EDITORIAL: No more delays of investigation into pandemic response

ERICA MILLER/THE DAILY GAZETTE State Department of Health personnel conduct COVID testing at Saratoga Spa State Park in January.

State Department of Health personnel conduct COVID testing at Saratoga Spa State Park in January.

The pandemic seems to be fading from our collective memories, or at least from our collective actions.

The disease is still part of our culture, and people are still getting sick from it, even those who’ve been vaccinated and boosted against it. But we’re now essentially dealing with it and going on with our lives.

Yet there was a time not too long ago when it dominated our existence, separating us from our loved ones, depriving us of our livelihoods, forcing us to cope with our own illnesses and facing the prospect of loved ones becoming severely ill or dying from it.

Since the pandemic started in early 2020, more than 56,300 New Yorkers and more than 1 million Americans have died from it.

Much of the impact of the covid crisis was determined by the actions of government — from the development and distribution of vaccines; to the speed, availability and quality of treatment; to the separation of the sick from the healthy; to the operation of schools and businesses.

It’s vital, then, that we get a full understanding of how the government handled the crisis so that we can learn from the past and protect ourselves in the future.

The longer government takes to evaluate its procedures and actions, and the longer it takes to put new, more effective steps in place to deal with the next crisis, the less we’ll care and the less we’ll be willing to cooperate with any future government mandates.

That’s why it’s imperative that Gov. Kathy Hochul make it a top priority to conduct an independent investigation into the state’s covid response. A group of good-government organizations sent a letter to the governor on May 16 calling for a review of policies, public hearings and a public report.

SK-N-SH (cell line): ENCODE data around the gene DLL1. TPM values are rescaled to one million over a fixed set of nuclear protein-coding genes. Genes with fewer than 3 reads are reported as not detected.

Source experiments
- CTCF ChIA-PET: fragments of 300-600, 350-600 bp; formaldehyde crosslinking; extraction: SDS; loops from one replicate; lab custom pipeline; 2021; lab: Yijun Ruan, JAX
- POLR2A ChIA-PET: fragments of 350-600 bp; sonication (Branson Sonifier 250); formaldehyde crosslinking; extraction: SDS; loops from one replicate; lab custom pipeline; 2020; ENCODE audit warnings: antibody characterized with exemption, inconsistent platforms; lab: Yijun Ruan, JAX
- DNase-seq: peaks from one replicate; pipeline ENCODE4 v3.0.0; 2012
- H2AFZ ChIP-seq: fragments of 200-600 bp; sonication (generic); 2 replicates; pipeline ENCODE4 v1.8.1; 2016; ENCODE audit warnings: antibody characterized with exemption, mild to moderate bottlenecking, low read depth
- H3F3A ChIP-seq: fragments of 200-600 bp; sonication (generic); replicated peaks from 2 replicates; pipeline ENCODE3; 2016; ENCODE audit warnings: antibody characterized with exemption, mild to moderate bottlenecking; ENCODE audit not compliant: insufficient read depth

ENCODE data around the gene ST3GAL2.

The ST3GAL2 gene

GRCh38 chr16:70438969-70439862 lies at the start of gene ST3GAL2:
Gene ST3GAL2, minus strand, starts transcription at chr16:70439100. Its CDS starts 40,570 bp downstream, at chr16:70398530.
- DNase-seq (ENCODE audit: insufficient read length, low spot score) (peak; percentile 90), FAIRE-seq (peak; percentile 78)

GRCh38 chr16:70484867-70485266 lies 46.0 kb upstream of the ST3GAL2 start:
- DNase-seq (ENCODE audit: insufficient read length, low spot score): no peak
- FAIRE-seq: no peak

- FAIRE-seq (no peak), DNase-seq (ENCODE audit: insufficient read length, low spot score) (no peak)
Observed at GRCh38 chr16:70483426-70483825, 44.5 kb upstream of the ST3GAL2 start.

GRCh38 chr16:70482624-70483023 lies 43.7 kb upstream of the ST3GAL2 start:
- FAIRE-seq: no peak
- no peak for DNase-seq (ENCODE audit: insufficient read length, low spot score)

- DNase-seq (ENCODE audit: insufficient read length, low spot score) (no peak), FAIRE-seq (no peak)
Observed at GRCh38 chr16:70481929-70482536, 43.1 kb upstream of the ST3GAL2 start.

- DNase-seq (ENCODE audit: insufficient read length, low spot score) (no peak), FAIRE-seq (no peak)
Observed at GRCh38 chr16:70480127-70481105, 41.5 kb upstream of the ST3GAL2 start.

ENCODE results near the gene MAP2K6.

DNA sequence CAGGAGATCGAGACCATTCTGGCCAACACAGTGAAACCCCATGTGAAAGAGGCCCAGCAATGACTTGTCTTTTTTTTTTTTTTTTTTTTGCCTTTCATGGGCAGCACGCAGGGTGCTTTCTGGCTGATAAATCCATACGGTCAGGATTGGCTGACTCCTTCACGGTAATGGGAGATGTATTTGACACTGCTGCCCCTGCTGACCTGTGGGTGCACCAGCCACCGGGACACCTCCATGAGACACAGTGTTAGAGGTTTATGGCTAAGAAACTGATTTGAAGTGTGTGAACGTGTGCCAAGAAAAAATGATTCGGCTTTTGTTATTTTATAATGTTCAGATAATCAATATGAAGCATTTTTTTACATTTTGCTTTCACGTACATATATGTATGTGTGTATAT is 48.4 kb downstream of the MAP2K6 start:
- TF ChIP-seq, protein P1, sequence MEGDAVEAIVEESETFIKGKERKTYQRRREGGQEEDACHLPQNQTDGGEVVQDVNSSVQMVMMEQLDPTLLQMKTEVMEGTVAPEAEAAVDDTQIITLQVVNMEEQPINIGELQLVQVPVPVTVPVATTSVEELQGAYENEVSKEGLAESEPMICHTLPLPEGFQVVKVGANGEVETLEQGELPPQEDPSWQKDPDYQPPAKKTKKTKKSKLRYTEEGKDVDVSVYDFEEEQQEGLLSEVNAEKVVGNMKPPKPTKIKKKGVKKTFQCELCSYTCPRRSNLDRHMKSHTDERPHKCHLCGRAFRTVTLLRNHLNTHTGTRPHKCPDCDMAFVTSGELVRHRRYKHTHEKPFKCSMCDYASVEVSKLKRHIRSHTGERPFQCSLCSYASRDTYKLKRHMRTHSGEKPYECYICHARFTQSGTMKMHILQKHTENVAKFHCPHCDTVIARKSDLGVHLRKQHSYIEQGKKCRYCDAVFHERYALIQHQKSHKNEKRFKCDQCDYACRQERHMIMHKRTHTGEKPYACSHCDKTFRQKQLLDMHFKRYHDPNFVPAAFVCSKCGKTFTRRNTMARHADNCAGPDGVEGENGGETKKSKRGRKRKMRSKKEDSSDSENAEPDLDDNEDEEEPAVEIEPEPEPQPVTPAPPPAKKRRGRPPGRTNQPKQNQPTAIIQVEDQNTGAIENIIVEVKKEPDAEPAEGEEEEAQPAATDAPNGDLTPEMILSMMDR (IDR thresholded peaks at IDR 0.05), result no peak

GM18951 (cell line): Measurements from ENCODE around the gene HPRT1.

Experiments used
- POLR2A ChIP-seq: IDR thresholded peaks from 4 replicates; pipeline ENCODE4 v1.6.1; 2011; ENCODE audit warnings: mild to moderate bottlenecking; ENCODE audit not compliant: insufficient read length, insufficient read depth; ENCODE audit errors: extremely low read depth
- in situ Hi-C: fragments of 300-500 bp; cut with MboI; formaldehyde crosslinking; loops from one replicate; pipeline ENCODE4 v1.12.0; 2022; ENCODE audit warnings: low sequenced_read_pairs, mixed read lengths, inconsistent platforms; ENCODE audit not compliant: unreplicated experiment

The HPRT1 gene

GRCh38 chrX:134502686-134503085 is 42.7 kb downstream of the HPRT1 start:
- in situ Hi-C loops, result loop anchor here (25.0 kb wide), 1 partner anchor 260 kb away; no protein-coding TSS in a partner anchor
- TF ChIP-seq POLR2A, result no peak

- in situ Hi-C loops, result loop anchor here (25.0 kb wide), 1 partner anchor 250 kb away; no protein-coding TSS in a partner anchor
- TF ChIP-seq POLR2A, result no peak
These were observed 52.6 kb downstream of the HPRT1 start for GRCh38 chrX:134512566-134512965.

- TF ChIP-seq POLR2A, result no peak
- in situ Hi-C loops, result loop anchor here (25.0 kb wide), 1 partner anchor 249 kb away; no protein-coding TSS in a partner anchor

While the governor indicated a week later a willingness to do all that, we’ve seen no indication that such a review is imminent.

It needs to begin now.

The primary is over. The special session of the Legislature — which she called for today to capitalize on the politics of abortion and gun-control — will be over shortly.

Next up: Get to the bottom of what happened with the state’s covid response.

The economic shutdowns. The strengths and vulnerabilities of the state’s medical and long-term care systems. The failures of the nursing home response and the alternatives available. The collection, preparation and distribution of data, and the speed and transparency with which it’s shared with the public. The roles of the legislative and executive branches in making policy, under both emergency and non-emergency situations.

All of these need to be investigated for how the state handled them, followed by the development of possible solutions, which will need to be vetted and imposed.

The state can’t let covid fatigue among the public absolve it of responsibility for its failures.

And it can’t let the passage of time negate its obligation to correct those failures for the safety and health of the citizens of New York.

Categories: Editorial, Opinion

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